If all else fails, you can simply distract yourself from your negative thoughts. When you find yourself obsessing on negative thoughts, simply tell yourself, "STOP!" Then replace your negative thoughts with something positive: watch a funny movie, tell a joke, recall your goals and dreams, think about someone you love.
The next time something unpleasant happens in your life, remind yourself that you are in charge of what you choose to think. You can let your automatic, negative thoughts stay. Or you can evict them. As a Creator, you are responsible for the content of your consciousness. And the content of your consciousness determines the quality of your inner experience of life.
In this activity, you'll have an opportunity to practice choosing the content of your consciousness. When you learn to choose the quality of your thoughts, you will greatly improve your ability to create a positive experience of life. To focus your mind, think of a recent problem (adversity) that you have encountered, one about which you feel bad.
- Write a dialogue between your Inner Critic (IC) and your Inner Guide (IG).
Let your Inner Critic find fault with you for your recent problem or adversity. Let its comments represent the kind of criticism that you might automatically think as you explain the cause of a problem to yourself. Being a true pessimist, your Inner Critic should make comments that describe the problem as permanent, pervasive, and personal.
Let your Inner Guide dispute the stinkin' thinkin' of your Inner Critic. Do that by countering each criticism with a rebuttal that...
- proves the criticism wrong by offering contrary evidence.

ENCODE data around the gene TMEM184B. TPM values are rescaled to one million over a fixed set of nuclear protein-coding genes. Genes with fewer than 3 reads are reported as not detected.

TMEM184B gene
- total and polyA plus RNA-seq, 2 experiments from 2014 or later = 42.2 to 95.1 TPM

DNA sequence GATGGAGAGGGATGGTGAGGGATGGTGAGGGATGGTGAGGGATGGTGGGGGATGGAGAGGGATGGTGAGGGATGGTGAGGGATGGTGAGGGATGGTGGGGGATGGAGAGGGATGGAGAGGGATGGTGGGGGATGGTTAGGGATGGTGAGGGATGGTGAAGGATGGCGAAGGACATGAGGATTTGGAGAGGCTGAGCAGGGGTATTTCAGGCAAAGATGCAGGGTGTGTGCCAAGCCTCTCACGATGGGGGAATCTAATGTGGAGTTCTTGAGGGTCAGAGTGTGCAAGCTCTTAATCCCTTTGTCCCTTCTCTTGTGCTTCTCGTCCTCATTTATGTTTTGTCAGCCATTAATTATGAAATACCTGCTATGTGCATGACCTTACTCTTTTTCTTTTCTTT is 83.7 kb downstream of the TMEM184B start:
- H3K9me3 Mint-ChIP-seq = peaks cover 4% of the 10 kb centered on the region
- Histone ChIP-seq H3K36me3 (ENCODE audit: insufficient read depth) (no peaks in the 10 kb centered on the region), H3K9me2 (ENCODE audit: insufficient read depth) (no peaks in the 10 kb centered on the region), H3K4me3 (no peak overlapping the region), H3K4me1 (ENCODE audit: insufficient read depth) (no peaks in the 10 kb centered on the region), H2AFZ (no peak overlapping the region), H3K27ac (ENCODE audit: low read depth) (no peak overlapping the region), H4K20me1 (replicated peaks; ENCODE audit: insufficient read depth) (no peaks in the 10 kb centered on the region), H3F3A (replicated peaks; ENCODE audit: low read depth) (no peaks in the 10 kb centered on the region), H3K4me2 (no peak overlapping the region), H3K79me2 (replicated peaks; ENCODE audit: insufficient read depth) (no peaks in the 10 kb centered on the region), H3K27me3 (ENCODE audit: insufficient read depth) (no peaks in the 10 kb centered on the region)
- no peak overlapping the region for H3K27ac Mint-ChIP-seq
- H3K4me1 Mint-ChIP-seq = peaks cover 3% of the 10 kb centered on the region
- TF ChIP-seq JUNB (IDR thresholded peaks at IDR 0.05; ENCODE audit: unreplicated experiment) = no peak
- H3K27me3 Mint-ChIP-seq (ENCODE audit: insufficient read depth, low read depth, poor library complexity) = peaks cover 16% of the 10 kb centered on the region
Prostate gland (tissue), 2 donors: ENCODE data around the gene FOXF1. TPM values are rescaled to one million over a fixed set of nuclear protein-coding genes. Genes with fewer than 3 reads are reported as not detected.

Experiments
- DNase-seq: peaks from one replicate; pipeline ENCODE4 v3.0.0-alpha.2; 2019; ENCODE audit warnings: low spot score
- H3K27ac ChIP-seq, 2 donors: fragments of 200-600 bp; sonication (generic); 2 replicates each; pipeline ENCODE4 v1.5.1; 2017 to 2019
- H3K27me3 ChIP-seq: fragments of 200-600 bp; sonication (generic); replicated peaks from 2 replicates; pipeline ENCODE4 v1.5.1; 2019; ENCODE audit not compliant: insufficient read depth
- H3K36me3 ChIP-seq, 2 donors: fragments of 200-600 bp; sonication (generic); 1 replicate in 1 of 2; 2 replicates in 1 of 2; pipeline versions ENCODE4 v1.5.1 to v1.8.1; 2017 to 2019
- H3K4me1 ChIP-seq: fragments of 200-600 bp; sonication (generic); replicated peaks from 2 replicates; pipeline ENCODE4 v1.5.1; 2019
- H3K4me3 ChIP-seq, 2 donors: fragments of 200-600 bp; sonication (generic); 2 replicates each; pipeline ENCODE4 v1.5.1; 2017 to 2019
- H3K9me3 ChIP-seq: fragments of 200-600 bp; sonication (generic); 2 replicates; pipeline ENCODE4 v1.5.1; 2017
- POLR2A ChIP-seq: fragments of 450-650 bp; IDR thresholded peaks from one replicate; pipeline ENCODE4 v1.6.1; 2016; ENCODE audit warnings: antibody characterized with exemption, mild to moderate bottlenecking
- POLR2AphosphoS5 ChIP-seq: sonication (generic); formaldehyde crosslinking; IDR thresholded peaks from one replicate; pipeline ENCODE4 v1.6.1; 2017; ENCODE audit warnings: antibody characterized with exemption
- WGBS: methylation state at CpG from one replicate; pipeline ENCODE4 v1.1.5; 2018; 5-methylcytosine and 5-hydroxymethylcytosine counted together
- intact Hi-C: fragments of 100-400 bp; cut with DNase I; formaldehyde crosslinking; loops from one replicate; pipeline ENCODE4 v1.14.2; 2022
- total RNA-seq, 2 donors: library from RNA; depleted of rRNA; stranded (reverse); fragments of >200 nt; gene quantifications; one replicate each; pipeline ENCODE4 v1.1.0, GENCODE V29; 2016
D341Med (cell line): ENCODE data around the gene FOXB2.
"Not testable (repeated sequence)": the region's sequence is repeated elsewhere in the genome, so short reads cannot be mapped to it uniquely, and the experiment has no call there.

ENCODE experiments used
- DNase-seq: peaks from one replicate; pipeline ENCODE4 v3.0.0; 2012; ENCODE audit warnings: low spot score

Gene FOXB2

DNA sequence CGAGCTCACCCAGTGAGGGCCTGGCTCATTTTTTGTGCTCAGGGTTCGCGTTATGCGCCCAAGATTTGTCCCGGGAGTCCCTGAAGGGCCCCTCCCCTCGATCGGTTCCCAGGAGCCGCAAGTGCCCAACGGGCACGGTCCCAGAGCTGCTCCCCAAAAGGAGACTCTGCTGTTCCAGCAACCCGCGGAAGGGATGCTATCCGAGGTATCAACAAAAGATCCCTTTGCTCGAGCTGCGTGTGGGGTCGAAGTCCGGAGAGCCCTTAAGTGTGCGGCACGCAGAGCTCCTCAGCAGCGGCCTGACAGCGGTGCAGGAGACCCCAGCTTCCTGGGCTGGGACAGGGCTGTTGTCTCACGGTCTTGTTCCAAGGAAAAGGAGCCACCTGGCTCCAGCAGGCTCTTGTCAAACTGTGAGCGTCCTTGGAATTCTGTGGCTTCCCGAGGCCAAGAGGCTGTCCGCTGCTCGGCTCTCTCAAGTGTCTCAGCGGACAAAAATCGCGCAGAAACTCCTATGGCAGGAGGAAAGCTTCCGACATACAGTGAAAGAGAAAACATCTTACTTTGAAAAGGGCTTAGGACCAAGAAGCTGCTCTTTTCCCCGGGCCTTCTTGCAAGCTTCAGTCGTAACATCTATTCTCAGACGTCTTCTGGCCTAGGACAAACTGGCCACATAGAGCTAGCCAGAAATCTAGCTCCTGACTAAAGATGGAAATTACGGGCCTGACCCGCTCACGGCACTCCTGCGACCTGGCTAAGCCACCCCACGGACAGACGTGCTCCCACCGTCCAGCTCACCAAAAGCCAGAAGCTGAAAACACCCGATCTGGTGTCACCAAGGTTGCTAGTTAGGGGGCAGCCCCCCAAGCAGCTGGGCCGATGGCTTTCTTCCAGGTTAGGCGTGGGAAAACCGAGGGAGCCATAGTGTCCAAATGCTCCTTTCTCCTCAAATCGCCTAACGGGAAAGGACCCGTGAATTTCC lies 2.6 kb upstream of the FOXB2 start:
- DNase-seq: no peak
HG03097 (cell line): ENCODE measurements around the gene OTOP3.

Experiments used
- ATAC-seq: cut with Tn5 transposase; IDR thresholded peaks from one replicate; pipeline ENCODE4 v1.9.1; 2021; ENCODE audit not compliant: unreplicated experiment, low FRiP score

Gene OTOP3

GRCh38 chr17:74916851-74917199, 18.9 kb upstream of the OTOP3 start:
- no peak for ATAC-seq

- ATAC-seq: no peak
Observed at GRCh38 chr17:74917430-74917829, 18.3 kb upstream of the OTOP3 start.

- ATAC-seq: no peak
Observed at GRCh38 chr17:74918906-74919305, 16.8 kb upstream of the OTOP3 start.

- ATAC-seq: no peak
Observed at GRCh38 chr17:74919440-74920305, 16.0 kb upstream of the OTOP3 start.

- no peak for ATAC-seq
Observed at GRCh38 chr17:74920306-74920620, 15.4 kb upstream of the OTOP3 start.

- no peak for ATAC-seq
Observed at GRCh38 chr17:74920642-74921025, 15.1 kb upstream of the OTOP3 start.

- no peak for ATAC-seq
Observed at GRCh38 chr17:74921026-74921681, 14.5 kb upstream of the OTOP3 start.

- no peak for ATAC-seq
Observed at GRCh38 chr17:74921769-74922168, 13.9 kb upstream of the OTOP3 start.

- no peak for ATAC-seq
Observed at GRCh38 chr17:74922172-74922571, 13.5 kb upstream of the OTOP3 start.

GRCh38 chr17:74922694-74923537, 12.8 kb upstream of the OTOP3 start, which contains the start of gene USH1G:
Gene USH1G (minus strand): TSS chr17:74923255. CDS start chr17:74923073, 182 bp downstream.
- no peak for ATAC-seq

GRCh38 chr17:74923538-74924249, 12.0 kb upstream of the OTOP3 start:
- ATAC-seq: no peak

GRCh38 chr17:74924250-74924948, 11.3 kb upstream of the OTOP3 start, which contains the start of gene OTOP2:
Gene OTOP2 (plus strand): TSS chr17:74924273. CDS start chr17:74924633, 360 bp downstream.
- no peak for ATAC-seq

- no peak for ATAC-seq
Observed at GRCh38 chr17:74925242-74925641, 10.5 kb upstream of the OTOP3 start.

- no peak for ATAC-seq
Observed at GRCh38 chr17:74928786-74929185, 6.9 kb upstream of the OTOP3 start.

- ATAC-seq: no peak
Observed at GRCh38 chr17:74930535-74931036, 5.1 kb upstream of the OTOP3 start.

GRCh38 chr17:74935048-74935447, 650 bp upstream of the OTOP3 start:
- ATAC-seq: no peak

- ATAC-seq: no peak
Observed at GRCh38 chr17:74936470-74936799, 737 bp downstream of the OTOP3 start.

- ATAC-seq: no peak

- offers a different explanation for the problem.
- questions the importance of the problem.
- offers a practical plan of action to solve the problem.
For example, the beginning of your dialogue might sound like this:
IC: Well, your son got suspended from school today. That certainly proves that you're a lousy parent. (The problem is personal.)
IG: It's true that Robert was expelled from school today, but I don't see how that proves that I'm a lousy parent. In fact, my older two children never had any problem with school. Both of them are doing well in college today. (Offers contrary evidence.)
IC: Not only is Robert getting in trouble, but you have dozens of unpaid bills. Your whole life is falling apart. (Your problems are pervasive; they are everywhere.)
IG: Well, it's true that I do have bills to pay, but I just got a raise at work, and if I budget well, I can have my bills paid off by the end of the year. (Offers a practical plan of action to solve the problem.)
IC: This is the second time that Robert has been suspended. He's going to be a heartache to you for the rest of your life. (The problem is permanent; it will never go away.)
And so on.
- Write a paragraph (or more) about what you have learned while exploring the content of your consciousness. Don't forget to anticipate and answer your readers' questions.
Relax, think, and write.